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Old 20th December 2005, 06:54 PM   #11
mzzj is offline mzzj  Finland
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Default Re: Delayed capacitor discharge in SMPS

Quote:
Originally posted by Vittorio


If the MOSFET switching the capacitor is synced to switch only during PWM switch OFF times ( zero current), then switching losses in this MOSFET should be negligible.

Adriano
I am not sure if i got this right, during low-line mosfet connects "boost" cap parallei to orginal filter cap or how because that would result amazing peak dissipation in mosfet switch?
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Old 20th December 2005, 07:11 PM   #12
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Quote:
3000 hours at 105C, 6000 at 95c, 12k at 85c etc...
How many hours is a MOSFET rated for?

How many other components on an SMPS board have a specified and expected degradation in specs?

If SMPS operates around the clock, 12,000 hours is just a year and a half.

My statement about reliability was RELATIVE -- compared to other components.
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Old 20th December 2005, 07:25 PM   #13
mzzj is offline mzzj  Finland
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Default Re: Re: Delayed capacitor discharge in SMPS

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Originally posted by mzzj


I am not sure if i got this right, during low-line mosfet connects "boost" cap parallei to orginal filter cap or how because that would result amazing peak dissipation in mosfet switch?

?
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Old 20th December 2005, 07:28 PM   #14
poobah is offline poobah  United States
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Hey Vector,

SMPS is nice because you can look at one cycle or part of a cycle and see things in a simpler way.

Let's talk about amp-seconds (coulombs). Say you want to put 1 Amp-second into a capacitor, forget about voltage for the moment, awssume the capacitor is large the voltage doesn't really change, and the capacitor has 1 Ohm of internal resistance.

Look at the power lost in the following:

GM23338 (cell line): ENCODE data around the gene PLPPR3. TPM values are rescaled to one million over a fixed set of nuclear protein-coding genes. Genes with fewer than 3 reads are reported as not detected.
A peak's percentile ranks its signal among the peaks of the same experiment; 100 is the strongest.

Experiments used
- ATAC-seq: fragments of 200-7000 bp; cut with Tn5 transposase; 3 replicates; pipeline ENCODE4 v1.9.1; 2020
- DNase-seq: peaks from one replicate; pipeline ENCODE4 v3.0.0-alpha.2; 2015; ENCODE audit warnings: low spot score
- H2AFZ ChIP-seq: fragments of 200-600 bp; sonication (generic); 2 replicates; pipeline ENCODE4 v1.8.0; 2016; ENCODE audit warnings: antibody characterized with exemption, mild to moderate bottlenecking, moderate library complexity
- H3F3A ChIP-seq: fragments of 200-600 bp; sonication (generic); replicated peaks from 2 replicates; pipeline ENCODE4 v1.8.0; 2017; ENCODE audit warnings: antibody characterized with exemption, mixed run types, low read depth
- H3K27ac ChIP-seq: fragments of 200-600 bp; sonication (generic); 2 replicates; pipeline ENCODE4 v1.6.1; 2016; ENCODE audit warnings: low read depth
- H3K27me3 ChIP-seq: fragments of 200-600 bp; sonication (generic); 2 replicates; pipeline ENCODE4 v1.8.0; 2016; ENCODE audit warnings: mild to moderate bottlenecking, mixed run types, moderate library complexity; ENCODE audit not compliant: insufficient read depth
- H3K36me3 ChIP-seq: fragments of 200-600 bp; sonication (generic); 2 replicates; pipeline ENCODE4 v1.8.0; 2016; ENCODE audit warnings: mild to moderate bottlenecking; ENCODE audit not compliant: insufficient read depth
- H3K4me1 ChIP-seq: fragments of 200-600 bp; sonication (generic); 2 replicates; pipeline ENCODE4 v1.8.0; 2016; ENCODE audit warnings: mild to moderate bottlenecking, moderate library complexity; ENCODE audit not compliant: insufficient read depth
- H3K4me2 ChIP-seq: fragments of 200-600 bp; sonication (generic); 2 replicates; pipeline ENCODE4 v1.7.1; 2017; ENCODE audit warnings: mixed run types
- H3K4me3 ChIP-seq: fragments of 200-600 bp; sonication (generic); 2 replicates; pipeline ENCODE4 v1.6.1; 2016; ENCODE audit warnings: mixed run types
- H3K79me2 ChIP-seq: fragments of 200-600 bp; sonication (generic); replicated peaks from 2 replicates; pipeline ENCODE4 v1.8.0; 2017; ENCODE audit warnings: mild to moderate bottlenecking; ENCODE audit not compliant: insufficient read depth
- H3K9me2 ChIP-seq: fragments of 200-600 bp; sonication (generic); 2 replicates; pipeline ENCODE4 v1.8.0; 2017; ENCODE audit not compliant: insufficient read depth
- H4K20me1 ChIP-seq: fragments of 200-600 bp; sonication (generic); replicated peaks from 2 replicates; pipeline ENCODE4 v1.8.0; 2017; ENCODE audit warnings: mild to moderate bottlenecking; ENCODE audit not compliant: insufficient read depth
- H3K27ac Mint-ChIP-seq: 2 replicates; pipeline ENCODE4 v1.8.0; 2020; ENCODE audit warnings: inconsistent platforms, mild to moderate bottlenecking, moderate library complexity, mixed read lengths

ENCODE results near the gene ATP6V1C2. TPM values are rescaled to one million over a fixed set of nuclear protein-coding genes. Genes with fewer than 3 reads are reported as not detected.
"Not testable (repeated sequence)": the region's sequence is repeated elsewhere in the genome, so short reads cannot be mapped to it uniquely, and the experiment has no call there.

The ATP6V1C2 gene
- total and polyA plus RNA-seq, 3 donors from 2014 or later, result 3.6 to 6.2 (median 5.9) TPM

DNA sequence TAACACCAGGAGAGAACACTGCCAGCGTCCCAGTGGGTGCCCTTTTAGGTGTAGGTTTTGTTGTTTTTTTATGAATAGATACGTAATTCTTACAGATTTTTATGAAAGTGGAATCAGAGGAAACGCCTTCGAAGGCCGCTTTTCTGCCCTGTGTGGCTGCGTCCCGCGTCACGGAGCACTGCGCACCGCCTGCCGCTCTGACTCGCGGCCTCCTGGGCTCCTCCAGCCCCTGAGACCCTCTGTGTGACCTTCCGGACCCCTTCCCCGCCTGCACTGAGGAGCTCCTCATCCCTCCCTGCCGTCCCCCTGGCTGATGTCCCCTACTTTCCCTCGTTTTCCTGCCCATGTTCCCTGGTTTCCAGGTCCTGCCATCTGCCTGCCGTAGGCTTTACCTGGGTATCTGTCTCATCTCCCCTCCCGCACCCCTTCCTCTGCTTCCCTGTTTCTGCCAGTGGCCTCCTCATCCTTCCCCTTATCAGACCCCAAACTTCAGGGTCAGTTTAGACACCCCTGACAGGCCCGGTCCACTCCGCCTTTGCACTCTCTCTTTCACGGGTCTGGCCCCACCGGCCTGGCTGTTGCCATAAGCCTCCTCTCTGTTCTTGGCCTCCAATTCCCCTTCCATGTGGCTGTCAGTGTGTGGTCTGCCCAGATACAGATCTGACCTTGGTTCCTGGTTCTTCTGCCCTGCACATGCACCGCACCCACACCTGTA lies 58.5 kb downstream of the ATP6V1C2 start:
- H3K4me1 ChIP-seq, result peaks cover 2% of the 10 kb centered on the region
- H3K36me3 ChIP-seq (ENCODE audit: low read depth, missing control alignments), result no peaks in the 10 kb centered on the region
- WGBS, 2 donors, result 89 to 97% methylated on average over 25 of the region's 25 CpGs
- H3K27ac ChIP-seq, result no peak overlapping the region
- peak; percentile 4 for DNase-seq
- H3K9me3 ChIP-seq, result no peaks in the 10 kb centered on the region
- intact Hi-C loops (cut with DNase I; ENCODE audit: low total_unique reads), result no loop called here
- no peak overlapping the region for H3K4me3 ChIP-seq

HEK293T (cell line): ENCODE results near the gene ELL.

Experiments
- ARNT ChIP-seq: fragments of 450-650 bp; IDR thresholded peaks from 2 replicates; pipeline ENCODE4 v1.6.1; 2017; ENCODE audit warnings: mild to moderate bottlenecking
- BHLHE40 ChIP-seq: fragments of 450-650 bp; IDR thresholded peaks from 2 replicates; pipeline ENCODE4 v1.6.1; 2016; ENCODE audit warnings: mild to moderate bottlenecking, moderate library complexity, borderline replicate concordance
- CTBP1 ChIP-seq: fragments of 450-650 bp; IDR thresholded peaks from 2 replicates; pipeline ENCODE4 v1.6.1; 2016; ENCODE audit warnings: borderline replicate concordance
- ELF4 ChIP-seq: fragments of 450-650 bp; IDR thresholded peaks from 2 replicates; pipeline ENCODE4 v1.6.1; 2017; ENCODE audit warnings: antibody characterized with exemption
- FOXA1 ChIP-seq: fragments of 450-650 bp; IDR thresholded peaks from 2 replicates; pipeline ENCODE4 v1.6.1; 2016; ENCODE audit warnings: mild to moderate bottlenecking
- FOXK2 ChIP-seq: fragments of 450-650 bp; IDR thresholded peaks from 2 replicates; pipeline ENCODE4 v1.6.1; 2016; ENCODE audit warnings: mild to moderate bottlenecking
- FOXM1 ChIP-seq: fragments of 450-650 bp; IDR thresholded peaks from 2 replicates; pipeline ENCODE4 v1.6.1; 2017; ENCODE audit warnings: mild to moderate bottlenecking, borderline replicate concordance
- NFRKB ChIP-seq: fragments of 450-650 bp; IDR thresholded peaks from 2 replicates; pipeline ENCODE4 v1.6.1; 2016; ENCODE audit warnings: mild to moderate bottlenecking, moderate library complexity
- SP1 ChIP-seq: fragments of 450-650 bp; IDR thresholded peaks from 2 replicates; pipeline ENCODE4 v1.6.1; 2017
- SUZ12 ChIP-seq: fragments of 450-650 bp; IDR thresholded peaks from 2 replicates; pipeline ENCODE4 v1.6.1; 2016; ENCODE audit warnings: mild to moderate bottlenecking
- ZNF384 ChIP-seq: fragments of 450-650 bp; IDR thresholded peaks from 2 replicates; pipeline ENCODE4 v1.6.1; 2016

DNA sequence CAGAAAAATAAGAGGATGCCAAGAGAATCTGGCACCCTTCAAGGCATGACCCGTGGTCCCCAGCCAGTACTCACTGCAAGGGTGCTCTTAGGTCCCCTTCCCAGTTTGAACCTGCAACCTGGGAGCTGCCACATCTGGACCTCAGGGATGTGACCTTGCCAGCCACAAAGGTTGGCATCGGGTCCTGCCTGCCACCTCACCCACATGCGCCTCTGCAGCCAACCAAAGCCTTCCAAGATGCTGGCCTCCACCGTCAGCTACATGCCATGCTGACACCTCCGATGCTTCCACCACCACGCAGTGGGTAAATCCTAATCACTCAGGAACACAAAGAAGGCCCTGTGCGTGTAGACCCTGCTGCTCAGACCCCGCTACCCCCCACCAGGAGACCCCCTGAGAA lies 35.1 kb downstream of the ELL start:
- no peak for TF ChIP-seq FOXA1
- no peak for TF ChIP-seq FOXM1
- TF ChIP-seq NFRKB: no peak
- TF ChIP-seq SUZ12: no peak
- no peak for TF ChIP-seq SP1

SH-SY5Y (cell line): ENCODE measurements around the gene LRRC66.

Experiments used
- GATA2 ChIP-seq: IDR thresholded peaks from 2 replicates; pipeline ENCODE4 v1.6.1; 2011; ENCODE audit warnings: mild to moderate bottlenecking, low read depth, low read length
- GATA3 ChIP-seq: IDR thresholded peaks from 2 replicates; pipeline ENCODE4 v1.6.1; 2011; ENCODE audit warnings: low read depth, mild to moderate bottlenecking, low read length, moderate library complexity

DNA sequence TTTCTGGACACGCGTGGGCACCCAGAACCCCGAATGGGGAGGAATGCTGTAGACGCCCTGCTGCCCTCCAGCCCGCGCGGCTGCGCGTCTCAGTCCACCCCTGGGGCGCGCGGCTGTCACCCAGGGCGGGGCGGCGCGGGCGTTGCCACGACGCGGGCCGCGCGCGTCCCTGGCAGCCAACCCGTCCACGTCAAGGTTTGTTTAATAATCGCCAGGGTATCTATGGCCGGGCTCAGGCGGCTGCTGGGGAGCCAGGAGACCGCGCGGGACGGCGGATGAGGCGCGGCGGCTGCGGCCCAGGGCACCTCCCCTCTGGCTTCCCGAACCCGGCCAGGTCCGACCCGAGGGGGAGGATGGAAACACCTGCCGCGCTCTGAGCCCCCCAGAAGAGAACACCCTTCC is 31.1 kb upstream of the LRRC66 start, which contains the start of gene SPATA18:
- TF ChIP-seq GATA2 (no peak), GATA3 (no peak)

1A * 1s, loss = I^2*R = 1 watt; over one second = 1 Joule

.5A * 2s, loss = .5^2*1 = .25 watt; over 2 second = 1/2 Joule

.25A * 4s, loss = .25^2*1 = 0.062 watt; 4 seconds = 1/4 Joule

In each case, the charge delivered is the same, however the faster you try to charge the cap the more energy is lost in heat.

In the case of a forward convertor (the same ole' 1 to 1 reset winding). you want your worst case low line DutyCycle to be as close to 50% as possible... so you are discharging the input caps at the slowest possible (most efficient rate).

Does this make sense?

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Old 20th December 2005, 07:36 PM   #15
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Quote:
during low-line mosfet connects "boost" cap parallei to orginal filter cap or how because that would result amazing peak dissipation in mosfet switch?
There is no original filter cap. The switched cap would be the only filter cap. It should be put onto the rails at a moment when the PWM switch is OFF.

An ORing diode upstream on the positive line should prevent any current from capacitor back into the source.

I have not thought about the exact details of switching, am just considering a concept for feasability.
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Old 20th December 2005, 07:38 PM   #16
mzzj is offline mzzj  Finland
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Quote:
Originally posted by Vittorio


There is no original filter cap. The switched cap would be the only filter cap. It should be put onto the rails at a moment when the PWM switch is OFF.

An ORing diode upstream on the positive line should prevent any current from capacitor back into the source.

I have not thought about the exact details of switching, am just considering a concept for feasability.
Ok, this makes sense.
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Old 20th December 2005, 08:11 PM   #17
mzzj is offline mzzj  Finland
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I did some spice simulations.....
well, results are bit supprising, (or not) ripple voltage and required ripple current rating of filtering cap are 1:1 equal with Vittorio-method and traditional one.
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Old 20th December 2005, 08:15 PM   #18
poobah is offline poobah  United States
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You can't cheat the devil!
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Old 20th December 2005, 08:34 PM   #19
mzzj is offline mzzj  Finland
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Quote:
Originally posted by poobah
You can't cheat the devil!
I cheated with pspice some more and optimized mosfet switching timing to minimum ripple, apprx. 450w load and one 220uF cap.
Vittorio:
44v p-p ripple
traditional:
49v p-p ripple
Cap ripple current 2.77-2.8arms or sumething samesame...

Not a big difference, think more economical to increase capacitor size to get required max ripple voltage.
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Old 21st December 2005, 01:27 AM   #20
Eva is offline Eva  Spain
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I think that this approach is just not possible. Mains line has very high impedance at switching frequencies, which may even start to increase just above 100Hz. The filter capacitor is required at any time.
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